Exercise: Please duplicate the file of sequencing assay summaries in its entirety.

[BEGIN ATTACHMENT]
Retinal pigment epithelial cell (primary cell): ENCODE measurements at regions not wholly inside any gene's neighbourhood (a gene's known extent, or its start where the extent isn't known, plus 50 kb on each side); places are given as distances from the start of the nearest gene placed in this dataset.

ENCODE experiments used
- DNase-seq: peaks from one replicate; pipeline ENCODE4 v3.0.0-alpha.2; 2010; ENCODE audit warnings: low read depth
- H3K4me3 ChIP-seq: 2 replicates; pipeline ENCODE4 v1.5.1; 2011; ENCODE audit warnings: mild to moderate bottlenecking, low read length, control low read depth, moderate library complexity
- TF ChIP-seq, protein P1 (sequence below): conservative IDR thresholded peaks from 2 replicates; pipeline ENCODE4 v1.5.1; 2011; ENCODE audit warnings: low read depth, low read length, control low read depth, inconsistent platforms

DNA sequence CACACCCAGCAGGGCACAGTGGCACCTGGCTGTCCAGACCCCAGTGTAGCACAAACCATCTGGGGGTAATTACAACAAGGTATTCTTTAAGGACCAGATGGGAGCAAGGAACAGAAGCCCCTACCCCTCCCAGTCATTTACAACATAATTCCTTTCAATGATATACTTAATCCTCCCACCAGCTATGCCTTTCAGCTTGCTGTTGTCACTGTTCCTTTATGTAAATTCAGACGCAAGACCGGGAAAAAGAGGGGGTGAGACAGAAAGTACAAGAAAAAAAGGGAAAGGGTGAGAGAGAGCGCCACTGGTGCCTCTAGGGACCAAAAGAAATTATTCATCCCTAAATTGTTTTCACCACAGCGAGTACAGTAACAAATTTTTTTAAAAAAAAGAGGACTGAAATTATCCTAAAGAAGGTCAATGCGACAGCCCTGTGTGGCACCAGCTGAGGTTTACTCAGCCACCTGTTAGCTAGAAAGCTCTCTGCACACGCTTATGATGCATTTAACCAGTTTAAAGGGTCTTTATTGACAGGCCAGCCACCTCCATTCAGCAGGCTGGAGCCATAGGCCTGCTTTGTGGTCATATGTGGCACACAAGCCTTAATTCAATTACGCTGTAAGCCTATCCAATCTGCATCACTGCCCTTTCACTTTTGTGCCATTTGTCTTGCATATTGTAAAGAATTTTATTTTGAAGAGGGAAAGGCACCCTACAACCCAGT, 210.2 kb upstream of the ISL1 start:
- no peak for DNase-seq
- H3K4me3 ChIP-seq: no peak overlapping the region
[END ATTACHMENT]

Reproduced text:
Retinal pigment epithelial cell (primary cell): ENCODE measurements at regions not wholly inside any gene's neighbourhood (a gene's known extent, or its start where the extent isn't known, plus 50 kb on each side); places are given as distances from the start of the nearest gene placed in this dataset.

ENCODE experiments used
- DNase-seq: peaks from one replicate; pipeline ENCODE4 v3.0.0-alpha.2; 2010; ENCODE audit warnings: low read depth
- H3K4me3 ChIP-seq: 2 replicates; pipeline ENCODE4 v1.5.1; 2011; ENCODE audit warnings: mild to moderate bottlenecking, low read length, control low read depth, moderate library complexity
- TF ChIP-seq, protein P1 (sequence below): conservative IDR thresholded peaks from 2 replicates; pipeline ENCODE4 v1.5.1; 2011; ENCODE audit warnings: low read depth, low read length, control low read depth, inconsistent platforms

DNA sequence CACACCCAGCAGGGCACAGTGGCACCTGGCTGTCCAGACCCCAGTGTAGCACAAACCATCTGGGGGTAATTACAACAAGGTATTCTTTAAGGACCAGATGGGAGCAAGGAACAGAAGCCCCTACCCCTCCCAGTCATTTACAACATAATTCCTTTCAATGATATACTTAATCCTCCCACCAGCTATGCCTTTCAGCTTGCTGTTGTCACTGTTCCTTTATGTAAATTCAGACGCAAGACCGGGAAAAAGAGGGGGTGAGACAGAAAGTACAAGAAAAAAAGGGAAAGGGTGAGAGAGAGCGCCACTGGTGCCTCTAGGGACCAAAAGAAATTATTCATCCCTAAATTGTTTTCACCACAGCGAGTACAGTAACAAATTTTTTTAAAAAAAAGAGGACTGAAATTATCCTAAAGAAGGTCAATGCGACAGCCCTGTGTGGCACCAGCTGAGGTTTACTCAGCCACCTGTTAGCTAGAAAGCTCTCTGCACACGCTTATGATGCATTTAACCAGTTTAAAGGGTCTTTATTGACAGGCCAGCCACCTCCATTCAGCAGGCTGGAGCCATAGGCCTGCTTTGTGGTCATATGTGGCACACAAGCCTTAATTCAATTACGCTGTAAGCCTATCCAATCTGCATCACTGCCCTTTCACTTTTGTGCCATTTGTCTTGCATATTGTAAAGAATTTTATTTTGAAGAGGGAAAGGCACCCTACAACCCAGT, 210.2 kb upstream of the ISL1 start:
- no peak for DNase-seq
- H3K4me3 ChIP-seq: no peak overlapping the region